Tuesday, following the 4:30p screening of Manufactured Landscapes at Pacific Place, my SIFF companion for the afternoon — we'll call her "K" — asked me: "Why do we always end up sitting in front of people who feel they have to make noise?"
Good question. There were plenty of overly dramatic sighs and whispered "wow!"s at Edward Burtynsky's gorgeous photographs of otherwise ugly industrial vistas. They're images that inspire awe, though. Not noise.
And on opening night, last Thursday, "K" happened to be seated directly in front of some very vocal constant-commenters during Son of Rambow. (I was a few spots down the row.)
While SIFF audiences are generally better-behaved than non-SIFF ones, there's still a good amount of gasping, grunting, and goodie-unwrapping to be heard. Even during the off-the-grid press screenings, where I've taken to asking one frequent offender whether he plans to rattle his plastic bag full o' snacks, then making my seat choice based on his response. The less profound noise doesn't faze me as much these days (I'm numbing to it, I suppose), but it's driving my SIFF dates crazy. A definite paradigm shift.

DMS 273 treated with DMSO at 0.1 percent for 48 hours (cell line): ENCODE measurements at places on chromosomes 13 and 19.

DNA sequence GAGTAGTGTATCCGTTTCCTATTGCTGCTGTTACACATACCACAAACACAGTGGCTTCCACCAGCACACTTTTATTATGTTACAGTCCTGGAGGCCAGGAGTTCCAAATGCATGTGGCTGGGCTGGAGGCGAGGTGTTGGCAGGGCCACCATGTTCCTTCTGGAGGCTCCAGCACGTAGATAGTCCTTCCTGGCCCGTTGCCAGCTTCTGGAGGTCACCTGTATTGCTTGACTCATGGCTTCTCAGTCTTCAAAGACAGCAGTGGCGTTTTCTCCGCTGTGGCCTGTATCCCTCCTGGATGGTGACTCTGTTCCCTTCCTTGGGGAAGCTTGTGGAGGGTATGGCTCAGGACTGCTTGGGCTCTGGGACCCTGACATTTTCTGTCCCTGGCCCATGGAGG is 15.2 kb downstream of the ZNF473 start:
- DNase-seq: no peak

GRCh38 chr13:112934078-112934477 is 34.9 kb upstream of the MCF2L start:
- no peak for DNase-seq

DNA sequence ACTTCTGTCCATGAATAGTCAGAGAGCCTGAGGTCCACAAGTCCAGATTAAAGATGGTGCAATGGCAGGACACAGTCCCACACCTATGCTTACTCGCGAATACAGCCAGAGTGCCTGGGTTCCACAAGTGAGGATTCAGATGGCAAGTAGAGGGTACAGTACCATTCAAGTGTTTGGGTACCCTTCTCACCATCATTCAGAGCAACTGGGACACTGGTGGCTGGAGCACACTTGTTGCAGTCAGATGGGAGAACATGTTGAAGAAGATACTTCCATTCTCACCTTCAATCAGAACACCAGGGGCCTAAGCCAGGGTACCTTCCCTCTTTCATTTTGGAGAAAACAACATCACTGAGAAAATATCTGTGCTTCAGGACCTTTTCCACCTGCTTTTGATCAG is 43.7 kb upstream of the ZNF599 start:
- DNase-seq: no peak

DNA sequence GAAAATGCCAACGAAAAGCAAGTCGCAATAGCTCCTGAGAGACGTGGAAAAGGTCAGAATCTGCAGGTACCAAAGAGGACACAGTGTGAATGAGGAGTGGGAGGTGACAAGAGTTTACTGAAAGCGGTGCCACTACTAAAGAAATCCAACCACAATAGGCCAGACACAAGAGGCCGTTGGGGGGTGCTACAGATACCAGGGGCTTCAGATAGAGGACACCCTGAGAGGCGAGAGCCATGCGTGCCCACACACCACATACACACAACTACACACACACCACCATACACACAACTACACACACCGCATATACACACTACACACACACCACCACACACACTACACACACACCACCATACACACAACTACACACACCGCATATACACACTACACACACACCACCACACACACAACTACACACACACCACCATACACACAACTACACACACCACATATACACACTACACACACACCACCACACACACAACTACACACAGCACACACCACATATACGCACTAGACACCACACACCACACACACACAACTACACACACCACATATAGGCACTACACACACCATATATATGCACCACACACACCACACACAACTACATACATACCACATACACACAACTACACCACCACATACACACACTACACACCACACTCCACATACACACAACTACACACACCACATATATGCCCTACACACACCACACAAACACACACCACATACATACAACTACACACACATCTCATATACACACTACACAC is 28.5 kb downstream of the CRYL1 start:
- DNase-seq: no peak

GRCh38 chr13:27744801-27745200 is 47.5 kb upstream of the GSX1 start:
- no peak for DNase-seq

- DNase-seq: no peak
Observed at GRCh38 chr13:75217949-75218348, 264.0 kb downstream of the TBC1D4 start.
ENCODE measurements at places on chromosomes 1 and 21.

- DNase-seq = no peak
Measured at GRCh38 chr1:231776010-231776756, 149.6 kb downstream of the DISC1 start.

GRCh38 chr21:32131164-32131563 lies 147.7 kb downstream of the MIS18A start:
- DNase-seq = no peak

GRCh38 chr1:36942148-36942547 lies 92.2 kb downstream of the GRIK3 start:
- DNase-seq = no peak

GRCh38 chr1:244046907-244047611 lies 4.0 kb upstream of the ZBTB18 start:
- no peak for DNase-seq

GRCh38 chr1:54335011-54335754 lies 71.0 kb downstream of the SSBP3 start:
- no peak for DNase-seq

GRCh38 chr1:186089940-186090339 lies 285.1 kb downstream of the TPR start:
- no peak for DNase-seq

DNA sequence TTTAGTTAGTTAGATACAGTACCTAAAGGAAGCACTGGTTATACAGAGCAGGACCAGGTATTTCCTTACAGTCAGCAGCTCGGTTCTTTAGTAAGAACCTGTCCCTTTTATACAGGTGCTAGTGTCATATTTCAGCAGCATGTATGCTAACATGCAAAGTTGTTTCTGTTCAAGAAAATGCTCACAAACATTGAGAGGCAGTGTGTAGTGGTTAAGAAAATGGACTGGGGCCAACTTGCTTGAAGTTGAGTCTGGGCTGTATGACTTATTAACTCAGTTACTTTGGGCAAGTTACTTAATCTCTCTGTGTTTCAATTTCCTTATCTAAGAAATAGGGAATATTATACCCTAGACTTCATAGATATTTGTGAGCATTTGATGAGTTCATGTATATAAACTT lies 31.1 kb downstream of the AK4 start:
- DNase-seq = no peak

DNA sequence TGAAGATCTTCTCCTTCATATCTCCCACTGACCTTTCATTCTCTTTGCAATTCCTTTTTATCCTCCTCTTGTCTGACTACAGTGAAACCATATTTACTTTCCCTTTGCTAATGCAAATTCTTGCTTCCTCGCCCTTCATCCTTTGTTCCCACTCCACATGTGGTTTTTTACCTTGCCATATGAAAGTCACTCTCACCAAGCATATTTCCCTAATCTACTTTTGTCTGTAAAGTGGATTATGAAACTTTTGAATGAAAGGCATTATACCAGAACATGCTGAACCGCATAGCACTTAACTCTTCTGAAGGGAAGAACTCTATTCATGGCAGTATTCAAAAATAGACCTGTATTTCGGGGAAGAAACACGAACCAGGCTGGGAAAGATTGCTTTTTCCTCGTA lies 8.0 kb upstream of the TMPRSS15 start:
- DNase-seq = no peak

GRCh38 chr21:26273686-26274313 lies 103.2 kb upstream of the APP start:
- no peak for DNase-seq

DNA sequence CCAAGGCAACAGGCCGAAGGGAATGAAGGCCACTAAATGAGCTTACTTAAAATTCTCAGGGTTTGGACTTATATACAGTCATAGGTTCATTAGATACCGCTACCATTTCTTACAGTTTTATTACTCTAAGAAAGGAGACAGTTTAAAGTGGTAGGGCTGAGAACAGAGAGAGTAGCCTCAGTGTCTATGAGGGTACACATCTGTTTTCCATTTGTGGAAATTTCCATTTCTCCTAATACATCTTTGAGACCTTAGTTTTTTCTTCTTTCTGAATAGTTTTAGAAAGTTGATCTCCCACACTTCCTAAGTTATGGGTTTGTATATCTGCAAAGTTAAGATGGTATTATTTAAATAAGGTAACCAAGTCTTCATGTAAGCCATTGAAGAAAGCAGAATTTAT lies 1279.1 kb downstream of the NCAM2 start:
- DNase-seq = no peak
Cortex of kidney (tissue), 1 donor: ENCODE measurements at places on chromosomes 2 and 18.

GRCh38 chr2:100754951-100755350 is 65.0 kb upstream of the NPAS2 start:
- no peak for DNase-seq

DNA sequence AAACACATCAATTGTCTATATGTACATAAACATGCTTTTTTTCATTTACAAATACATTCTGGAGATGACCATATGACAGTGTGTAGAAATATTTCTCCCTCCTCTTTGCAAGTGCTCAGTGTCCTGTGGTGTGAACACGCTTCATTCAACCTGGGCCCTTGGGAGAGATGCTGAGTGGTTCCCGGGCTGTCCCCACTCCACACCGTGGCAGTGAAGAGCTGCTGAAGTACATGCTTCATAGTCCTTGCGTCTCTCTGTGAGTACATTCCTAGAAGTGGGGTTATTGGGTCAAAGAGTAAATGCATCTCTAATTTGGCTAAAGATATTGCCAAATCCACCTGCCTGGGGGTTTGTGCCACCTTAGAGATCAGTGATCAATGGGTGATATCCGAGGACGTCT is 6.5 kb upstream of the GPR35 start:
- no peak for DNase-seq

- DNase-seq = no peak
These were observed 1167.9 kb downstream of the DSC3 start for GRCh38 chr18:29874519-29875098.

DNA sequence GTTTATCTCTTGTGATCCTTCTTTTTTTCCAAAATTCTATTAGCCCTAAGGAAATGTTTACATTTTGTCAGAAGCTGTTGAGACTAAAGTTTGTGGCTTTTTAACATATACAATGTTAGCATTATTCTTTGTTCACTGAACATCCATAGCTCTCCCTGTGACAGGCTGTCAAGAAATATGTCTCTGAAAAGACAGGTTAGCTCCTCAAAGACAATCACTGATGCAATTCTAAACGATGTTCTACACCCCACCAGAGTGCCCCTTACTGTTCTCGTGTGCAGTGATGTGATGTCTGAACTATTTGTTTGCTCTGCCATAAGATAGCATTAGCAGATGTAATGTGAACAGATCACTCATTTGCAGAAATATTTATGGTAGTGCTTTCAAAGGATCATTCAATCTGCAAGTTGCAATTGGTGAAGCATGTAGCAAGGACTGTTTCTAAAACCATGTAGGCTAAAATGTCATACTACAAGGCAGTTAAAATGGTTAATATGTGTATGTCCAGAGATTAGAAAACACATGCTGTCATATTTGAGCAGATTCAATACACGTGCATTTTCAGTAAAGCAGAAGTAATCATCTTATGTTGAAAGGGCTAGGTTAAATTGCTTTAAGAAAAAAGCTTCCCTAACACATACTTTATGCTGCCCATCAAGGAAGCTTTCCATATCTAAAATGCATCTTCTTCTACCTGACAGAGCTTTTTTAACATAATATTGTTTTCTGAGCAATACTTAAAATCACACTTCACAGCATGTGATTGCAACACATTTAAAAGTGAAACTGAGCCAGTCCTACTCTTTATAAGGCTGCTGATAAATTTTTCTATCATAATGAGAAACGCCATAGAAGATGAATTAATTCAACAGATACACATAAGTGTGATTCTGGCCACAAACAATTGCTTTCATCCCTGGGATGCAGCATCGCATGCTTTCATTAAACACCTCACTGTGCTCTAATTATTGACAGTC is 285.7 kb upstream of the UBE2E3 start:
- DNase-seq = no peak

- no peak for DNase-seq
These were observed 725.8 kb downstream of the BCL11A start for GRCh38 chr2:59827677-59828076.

My movie-going pet peeve, and one that I'll never not be irked by, is the completely unnecessary open-mouthed popcorn-crunching. It's as if people feel the need to prove to themselves — and everyone in earshot — that they're enjoying their pricey buttery kernels by making as much noise with them as possible. And it always seems louder (and more frequent) during the slowest, quietest, most contemplative films: last night at the Harvard, someone somehow made their corn last throughout the entire first half of Tsai Ming-Liang's brilliantly hushed I Don't Want to Sleep Alone. Grr.
Any pet peeves or fun audience stories — good or bad — from you other SIFFers?